Unless you are a dancer or gymnast or something that requires a lot of strength and flexibility, you are going to get pose envy,
like a mother—
What is pose envy?
Well basically, it will go something like this, you are there on your mat, up dogging it, down dogging it, sweating, shaking, practically dying…
Next thing you know, you find yourself trying to comprehend what the instructor meant when she offered a twist, along with a bind, in a pose by itself, you didn’t even think was possible.
Finally, you get it, kind of, sort of, barely…
You are in pain, a lot of pain, which can’t be good and then you look over to your left
and the girl next to you,
Okay, she isn’t really levitating, but she is doing some crazy shit, you have never in your life seen before and all you want, in that very moment,
more than anything else, is to be her.
I can’t count the number of times I have felt this way. (Please, tell me I’m not the only one.)
If this happens to you, like it does to me, close your eyes and try to focus on your breath. It’s a great way to still the mind and get that damn ego back in check.
There might come a moment during class, where you ask yourself,
why is everyone breathing so…
There is going to be alot of weird sounding breathing, commonly referred to as ujjayi breath or lion’s breath, going on. However, it will all depend on the studio you go to. I have been to some studios where nobody has made a sound and then others where, quite honestly, it has sounded like a group orgy was going on.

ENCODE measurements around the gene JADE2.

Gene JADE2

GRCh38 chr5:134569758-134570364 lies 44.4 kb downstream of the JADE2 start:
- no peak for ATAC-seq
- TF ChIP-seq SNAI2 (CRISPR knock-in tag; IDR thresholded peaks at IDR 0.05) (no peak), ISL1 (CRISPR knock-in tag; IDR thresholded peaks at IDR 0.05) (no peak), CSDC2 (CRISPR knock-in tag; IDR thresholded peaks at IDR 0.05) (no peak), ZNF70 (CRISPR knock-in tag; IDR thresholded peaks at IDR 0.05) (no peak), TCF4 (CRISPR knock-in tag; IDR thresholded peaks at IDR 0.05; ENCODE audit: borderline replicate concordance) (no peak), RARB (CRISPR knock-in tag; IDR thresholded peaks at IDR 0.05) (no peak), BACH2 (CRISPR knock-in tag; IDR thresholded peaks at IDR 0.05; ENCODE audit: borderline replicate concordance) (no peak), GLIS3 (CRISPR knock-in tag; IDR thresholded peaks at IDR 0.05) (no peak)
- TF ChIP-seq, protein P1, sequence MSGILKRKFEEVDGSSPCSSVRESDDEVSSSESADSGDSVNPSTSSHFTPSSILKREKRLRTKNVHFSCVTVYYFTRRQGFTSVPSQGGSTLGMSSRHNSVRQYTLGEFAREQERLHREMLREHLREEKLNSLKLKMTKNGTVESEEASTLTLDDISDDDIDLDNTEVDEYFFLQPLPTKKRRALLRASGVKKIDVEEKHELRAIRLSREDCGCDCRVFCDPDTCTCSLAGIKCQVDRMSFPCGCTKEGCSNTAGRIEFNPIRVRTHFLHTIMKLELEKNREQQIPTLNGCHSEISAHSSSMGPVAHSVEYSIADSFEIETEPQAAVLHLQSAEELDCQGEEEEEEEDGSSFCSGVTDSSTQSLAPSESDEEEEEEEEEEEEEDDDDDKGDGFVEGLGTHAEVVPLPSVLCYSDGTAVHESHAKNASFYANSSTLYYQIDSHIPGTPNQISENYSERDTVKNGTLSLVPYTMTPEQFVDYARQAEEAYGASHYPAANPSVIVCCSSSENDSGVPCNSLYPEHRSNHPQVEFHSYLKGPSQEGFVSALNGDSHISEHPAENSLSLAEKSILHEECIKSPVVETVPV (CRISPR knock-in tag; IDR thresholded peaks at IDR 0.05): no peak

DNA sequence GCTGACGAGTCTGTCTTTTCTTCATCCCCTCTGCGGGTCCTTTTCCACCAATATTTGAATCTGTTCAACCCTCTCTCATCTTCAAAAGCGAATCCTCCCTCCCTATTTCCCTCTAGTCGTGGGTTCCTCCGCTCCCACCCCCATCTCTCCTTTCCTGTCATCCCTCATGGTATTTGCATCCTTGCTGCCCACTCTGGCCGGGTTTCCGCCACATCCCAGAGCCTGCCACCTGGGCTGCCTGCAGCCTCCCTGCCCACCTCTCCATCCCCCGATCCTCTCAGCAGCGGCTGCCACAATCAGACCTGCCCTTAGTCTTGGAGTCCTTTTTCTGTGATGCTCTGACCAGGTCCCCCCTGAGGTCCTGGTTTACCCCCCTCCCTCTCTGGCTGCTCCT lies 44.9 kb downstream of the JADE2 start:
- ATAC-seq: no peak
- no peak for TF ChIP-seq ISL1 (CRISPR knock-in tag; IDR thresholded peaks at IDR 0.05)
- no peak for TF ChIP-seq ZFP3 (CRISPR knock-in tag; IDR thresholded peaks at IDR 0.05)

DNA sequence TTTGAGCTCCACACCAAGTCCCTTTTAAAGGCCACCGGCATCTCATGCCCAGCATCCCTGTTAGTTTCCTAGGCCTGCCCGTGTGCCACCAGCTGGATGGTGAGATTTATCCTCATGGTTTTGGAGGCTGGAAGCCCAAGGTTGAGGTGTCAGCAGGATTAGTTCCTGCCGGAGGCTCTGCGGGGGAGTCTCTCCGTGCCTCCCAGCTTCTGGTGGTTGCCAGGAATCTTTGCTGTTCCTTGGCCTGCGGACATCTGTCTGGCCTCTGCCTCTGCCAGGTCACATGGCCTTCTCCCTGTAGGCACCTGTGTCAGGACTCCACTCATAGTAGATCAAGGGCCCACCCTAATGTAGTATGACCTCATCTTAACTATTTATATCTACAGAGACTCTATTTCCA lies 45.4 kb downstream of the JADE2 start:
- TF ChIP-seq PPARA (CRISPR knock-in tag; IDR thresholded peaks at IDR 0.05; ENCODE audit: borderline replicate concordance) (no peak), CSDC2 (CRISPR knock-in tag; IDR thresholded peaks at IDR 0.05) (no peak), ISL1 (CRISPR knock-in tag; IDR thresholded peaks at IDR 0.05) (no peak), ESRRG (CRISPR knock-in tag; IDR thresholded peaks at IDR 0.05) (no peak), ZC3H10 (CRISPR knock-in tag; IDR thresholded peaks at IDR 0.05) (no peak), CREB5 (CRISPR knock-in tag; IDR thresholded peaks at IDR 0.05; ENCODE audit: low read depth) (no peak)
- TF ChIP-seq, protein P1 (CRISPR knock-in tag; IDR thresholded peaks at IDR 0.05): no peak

A whole lot of moaning, groaning, and sighing, minus the sex part.
Over the years, I admit, I’ve become a bit of loud breather. So, if you happen to end up next to me or someone like me, have no fear, we’re not possessed. As time goes on, one day you will arrive to class, after an extremely long and stressful day and you may find yourself letting out one of those great big lion’s breath, completely uninhibited. I assure you, it is going to feel AMAZING.
I once had a lady tell me to shut up, (because of the way I was breathing) being that I was in a yoga class, I politely asked her to worry about what she was doing on her mat and not what I was doing on mine. Although, I admit, she kind of ruined my practice that day.
For the rest of the class, I could not stay present for more than a minute without imagining, stepping off my mat and punching her in the face. I didn’t though, that would have been very ‘unyoga’ of me.
Yoga a Day will Keep your Demons at Bay
Be prepared to leave class a little bit more, enlightened, elated, noticeably more positive, happy, almost high. The physical practice of yoga intersects with the spiritual practice of yoga. It is by going into the physical body, through breath and movement, that we gain the ability to tap into our higher self. Many of us take up yoga, mainly, for the physical results but soon begin to see subtle changes in our mental and emotional state.